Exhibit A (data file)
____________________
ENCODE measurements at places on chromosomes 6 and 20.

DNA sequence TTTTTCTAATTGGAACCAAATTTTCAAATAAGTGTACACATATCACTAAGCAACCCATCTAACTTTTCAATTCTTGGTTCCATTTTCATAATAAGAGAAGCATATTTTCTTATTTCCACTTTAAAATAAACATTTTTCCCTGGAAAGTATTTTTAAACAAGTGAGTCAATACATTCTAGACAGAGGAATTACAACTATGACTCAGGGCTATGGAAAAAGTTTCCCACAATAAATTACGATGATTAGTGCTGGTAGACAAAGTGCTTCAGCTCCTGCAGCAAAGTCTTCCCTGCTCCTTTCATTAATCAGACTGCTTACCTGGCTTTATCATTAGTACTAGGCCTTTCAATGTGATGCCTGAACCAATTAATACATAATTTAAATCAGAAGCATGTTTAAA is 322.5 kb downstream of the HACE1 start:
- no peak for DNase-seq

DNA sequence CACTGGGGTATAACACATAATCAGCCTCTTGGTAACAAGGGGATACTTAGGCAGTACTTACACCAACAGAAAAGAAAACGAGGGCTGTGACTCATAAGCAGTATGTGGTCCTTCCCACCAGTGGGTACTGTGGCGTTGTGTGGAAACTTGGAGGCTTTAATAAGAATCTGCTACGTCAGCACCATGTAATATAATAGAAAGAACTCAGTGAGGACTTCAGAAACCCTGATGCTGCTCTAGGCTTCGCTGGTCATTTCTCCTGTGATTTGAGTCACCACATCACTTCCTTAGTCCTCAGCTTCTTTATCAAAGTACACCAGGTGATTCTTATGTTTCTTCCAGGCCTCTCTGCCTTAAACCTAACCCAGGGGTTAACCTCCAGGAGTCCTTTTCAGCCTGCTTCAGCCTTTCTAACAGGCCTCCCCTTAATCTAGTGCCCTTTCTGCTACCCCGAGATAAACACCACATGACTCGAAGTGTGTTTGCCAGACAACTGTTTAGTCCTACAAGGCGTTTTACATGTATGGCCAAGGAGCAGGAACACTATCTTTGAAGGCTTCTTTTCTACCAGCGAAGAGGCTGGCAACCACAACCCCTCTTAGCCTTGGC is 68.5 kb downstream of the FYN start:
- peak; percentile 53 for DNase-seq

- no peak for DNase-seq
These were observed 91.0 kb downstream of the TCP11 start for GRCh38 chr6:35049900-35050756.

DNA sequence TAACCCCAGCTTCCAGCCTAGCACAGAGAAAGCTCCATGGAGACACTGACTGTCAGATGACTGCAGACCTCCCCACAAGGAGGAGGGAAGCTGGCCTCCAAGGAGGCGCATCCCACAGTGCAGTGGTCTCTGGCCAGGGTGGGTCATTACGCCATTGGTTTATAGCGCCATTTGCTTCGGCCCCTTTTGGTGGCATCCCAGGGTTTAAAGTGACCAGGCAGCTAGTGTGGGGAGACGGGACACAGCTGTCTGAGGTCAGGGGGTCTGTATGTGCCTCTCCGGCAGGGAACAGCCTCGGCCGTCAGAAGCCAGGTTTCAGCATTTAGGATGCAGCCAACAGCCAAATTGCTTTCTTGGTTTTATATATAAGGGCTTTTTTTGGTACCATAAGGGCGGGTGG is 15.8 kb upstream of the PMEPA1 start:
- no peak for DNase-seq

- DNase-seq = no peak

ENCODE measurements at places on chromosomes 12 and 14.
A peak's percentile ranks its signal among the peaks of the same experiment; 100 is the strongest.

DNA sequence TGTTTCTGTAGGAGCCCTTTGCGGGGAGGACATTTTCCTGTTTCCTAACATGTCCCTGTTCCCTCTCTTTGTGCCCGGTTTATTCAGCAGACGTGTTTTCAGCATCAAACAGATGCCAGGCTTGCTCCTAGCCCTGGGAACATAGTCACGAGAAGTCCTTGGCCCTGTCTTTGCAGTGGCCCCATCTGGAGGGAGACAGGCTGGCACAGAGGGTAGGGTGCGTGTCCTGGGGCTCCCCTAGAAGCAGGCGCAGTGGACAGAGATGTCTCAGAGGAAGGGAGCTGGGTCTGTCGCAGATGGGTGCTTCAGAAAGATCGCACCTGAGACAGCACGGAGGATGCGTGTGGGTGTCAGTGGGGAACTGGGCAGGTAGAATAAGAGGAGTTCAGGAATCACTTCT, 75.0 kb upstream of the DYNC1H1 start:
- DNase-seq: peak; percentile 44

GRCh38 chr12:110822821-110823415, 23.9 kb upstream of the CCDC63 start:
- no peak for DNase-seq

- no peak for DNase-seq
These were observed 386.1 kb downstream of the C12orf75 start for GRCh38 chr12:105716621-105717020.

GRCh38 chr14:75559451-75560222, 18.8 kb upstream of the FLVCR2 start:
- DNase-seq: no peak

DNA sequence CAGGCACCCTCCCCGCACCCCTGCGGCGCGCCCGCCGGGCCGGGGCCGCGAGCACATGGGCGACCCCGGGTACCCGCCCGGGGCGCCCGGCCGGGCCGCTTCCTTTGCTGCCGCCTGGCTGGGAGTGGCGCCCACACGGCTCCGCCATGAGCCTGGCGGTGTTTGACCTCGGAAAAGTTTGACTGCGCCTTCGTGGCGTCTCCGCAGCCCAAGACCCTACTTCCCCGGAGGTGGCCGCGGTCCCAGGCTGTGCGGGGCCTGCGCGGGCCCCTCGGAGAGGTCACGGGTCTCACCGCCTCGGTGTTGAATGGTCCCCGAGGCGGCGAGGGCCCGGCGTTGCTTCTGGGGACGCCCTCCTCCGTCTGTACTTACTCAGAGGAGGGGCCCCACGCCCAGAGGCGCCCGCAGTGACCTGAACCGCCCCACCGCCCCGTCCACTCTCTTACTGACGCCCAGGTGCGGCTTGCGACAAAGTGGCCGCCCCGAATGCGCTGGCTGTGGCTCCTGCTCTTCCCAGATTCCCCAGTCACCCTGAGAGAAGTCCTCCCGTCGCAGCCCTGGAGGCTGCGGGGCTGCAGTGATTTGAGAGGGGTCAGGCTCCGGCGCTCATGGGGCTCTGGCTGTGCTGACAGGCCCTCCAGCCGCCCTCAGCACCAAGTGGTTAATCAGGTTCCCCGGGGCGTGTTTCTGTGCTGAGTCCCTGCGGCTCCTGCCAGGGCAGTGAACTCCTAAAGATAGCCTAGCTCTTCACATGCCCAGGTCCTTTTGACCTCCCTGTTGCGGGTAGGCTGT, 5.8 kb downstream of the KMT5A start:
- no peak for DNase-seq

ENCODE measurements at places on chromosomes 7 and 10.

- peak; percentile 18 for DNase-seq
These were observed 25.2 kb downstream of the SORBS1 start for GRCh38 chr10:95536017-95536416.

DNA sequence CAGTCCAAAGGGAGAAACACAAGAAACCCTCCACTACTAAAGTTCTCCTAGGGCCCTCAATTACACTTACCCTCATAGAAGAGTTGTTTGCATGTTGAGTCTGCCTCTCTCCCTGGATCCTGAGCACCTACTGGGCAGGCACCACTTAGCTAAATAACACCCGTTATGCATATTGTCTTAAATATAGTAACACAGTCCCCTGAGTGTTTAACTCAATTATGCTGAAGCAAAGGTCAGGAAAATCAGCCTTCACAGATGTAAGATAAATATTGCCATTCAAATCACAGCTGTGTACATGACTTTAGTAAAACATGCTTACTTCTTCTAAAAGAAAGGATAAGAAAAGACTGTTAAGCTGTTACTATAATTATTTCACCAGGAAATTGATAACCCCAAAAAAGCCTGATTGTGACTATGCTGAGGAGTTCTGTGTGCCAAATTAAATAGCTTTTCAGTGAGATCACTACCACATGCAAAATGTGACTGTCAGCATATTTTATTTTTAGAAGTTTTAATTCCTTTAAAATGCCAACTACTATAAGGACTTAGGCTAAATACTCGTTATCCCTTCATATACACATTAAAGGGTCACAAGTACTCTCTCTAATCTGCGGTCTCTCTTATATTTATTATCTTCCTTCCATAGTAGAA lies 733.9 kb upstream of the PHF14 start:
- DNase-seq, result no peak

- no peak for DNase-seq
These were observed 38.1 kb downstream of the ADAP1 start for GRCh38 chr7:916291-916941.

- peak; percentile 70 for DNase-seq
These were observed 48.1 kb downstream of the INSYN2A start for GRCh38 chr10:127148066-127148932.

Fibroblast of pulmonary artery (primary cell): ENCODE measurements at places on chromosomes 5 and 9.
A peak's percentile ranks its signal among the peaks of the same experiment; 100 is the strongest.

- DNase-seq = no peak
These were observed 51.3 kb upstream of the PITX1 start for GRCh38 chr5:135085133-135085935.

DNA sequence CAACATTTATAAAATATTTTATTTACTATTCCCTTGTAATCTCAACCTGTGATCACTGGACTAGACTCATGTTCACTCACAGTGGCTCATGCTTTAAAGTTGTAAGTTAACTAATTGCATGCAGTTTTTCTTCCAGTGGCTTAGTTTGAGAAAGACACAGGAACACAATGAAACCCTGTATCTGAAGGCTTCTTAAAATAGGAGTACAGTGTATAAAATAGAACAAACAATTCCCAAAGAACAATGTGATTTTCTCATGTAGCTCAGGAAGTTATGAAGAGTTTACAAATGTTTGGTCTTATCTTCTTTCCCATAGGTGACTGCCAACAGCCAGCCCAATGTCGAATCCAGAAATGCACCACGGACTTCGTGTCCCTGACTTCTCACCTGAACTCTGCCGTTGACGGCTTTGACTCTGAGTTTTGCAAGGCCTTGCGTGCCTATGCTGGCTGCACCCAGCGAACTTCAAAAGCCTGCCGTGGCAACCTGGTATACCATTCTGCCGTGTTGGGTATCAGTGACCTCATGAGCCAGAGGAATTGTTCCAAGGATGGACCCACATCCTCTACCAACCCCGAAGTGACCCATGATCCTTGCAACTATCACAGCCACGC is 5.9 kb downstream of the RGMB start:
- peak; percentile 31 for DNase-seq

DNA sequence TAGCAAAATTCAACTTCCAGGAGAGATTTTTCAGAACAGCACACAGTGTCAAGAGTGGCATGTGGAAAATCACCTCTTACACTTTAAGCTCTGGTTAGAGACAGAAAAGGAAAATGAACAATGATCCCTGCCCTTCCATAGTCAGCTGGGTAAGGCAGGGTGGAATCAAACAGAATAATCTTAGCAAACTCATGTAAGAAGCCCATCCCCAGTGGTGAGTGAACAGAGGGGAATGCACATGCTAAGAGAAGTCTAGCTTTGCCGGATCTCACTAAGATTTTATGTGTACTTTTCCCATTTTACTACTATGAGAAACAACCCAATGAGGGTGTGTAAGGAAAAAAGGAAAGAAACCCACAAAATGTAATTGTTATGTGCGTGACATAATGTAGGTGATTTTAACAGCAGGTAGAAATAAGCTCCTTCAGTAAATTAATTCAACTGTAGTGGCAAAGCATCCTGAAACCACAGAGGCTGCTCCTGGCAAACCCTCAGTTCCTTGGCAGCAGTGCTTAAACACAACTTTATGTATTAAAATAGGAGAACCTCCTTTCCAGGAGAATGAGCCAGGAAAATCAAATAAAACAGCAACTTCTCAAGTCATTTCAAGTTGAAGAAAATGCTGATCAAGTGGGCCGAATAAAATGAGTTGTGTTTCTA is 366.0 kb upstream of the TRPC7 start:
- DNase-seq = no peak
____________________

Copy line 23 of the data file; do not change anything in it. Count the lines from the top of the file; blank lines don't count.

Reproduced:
ENCODE measurements at places on chromosomes 7 and 10.